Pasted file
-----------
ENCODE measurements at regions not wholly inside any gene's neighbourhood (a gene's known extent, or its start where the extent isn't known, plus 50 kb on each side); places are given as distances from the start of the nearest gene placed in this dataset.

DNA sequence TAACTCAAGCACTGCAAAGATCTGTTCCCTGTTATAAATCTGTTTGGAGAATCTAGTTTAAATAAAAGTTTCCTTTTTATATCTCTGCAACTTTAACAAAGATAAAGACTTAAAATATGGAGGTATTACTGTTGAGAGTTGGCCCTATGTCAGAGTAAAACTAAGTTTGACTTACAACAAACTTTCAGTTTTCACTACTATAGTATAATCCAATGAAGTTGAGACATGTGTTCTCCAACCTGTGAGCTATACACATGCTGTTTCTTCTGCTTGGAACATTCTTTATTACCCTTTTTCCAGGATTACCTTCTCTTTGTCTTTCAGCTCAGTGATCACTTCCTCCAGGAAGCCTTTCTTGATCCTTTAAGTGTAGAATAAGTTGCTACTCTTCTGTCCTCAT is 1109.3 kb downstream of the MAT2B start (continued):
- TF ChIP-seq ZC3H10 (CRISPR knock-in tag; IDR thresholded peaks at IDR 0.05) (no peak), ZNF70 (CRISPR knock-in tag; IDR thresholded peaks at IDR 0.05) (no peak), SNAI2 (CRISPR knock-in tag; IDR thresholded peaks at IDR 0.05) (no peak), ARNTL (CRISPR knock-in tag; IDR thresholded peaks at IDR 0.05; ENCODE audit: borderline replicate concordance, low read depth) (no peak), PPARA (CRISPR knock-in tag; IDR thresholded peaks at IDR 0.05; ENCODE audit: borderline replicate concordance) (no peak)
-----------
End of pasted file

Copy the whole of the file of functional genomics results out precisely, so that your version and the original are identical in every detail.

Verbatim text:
ENCODE measurements at regions not wholly inside any gene's neighbourhood (a gene's known extent, or its start where the extent isn't known, plus 50 kb on each side); places are given as distances from the start of the nearest gene placed in this dataset.

DNA sequence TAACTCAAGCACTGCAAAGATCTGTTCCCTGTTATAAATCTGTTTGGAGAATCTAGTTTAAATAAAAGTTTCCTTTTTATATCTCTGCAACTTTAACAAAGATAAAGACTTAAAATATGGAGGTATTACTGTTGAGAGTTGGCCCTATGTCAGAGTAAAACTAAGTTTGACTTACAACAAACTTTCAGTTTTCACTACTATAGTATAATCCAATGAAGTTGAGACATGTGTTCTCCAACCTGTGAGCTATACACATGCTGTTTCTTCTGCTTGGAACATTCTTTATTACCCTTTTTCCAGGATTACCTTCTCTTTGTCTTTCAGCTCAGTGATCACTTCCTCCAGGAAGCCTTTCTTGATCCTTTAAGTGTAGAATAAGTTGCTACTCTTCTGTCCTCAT is 1109.3 kb downstream of the MAT2B start (continued):
- TF ChIP-seq ZC3H10 (CRISPR knock-in tag; IDR thresholded peaks at IDR 0.05) (no peak), ZNF70 (CRISPR knock-in tag; IDR thresholded peaks at IDR 0.05) (no peak), SNAI2 (CRISPR knock-in tag; IDR thresholded peaks at IDR 0.05) (no peak), ARNTL (CRISPR knock-in tag; IDR thresholded peaks at IDR 0.05; ENCODE audit: borderline replicate concordance, low read depth) (no peak), PPARA (CRISPR knock-in tag; IDR thresholded peaks at IDR 0.05; ENCODE audit: borderline replicate concordance) (no peak)